The bungled response
The executive response to Hurricane Katrina and Hurricane Maria was mishandled in ways that seemed designed chiefly to cast the president in a positive light. Trump excitedly threw rolls of paper towels at a crowd of desperate Puerto Ricans who had assembled to receive disaster aid, turning the event into a media circus. Bush flew over the devastated city of New Orleans in Air Force One for a self-serving photo opportunity.
Both Trump and Bush were away from Washington D.C. when the storms made landfall. Bush was 27 days into his vacation at his ranch in Texas, while Trump had jetted off to his private home in New Jersey. Bush declined to visit New Orleans immediately, while Trump spent the four days following the storm’s landfall in Puerto Rico tweeting threats at North Korean leader Kim Jong Un and feuding with the National Football League over athletes’ protests during the national anthem. When he did acknowledge the devastation in Puerto Rico, he was quick to blame the territory’s debt and the island’s diminished electrical grid. Trump eventually visited the island to survey the recovery effort and meet with local officials — two weeks after the storm.
Trump also blamed food and water shortages on the islanders’ failure to self-organize, saying, “People don’t have drinking water. [But] we’ve delivered tremendous amounts of water. What you have to do, you have to have distribution of the water, but by the people on the island. We have massive amounts of water. We have massive amounts of food. But they have to distribute it. They have to do it. They have to distribute the food to the people on the island. What we’ve done, we now have military distributing food, something that really they shouldn’t have to be doing.”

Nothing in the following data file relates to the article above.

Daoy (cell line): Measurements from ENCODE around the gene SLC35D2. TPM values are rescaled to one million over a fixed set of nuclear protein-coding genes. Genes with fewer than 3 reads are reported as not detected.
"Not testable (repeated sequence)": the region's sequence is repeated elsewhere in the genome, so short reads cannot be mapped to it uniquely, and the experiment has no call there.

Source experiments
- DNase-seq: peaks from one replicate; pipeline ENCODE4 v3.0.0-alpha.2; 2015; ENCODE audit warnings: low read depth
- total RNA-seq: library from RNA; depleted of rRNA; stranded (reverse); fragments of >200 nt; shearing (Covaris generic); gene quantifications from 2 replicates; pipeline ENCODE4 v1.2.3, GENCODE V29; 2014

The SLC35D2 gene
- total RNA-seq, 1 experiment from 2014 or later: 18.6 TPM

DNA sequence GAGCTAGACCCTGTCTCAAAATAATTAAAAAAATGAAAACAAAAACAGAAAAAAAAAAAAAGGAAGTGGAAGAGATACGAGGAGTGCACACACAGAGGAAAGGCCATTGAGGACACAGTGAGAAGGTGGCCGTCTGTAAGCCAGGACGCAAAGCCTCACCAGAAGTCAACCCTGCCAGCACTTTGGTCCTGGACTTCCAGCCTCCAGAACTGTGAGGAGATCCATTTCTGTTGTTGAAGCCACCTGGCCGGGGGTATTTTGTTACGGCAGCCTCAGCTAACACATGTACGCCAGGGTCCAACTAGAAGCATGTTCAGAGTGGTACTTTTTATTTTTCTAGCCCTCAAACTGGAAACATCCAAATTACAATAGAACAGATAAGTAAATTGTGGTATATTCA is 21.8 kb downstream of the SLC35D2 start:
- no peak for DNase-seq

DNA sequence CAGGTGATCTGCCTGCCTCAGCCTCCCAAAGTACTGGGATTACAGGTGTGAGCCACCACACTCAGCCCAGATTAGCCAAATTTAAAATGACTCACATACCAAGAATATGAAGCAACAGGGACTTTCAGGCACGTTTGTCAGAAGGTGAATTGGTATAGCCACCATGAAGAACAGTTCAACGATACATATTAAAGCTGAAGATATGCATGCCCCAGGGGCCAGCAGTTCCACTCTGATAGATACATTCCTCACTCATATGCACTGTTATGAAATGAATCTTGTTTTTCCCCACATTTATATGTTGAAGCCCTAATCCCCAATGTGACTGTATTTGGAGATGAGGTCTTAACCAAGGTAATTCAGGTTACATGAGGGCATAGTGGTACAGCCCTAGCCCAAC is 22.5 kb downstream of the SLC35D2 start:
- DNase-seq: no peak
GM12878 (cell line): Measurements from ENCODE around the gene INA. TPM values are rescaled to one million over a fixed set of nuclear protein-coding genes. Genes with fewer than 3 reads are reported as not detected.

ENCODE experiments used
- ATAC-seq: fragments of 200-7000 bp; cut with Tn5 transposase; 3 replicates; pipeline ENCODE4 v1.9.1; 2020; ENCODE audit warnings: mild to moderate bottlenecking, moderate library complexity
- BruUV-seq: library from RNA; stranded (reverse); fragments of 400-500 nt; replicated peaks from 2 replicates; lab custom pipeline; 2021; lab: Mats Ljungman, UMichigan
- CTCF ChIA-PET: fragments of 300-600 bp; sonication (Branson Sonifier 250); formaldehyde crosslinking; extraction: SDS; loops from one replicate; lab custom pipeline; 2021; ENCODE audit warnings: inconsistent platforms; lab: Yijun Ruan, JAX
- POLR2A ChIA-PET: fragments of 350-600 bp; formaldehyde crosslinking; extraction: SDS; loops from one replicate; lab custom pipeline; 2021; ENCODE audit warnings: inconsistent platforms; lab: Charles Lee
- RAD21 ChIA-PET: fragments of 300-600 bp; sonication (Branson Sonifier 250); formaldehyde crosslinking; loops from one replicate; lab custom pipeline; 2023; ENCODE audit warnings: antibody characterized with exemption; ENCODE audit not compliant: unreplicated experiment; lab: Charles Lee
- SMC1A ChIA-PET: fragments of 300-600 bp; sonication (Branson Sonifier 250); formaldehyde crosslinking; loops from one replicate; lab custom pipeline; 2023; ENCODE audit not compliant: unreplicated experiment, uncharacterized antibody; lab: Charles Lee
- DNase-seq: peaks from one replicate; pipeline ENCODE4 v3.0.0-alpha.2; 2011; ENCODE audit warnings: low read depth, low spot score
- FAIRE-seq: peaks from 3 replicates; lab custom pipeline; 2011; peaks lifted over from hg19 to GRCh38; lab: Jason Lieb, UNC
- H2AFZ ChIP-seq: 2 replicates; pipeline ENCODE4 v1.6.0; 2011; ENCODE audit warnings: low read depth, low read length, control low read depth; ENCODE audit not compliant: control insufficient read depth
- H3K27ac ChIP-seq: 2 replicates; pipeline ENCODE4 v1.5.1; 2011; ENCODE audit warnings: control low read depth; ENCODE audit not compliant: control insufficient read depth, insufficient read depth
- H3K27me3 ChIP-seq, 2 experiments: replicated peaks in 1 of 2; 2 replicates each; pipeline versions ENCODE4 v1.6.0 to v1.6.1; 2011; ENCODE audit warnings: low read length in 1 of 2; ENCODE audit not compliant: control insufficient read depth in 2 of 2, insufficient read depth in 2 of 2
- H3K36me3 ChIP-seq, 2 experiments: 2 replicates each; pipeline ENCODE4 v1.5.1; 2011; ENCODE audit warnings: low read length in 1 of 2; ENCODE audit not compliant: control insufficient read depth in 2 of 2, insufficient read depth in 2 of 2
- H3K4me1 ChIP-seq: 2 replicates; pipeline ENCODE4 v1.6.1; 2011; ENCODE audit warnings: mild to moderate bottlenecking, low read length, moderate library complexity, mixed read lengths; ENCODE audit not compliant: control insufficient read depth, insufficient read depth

Puerto Rican officials felt as though the response from the White House was a “disaster,” with very few citizens receiving assistance from the federal government in a timely manner.
When asked by a reporter how he would grade the White House’s response on a scale of 1 to 10 Trump replied, “I say it was a 10.”
Bush’s sluggish response to Katrina was also highly criticized. Applauding disgraced former FEMA director Michael Brown early on in recovery efforts and telling him he did a “heck of a job,” didn’t help either.
Brown, however, was also guilty of victim-blaming those affected by the storm. When asked about the Hurricane Katrina death toll, Brown responded that the victims bear some of the responsibility for their own situations.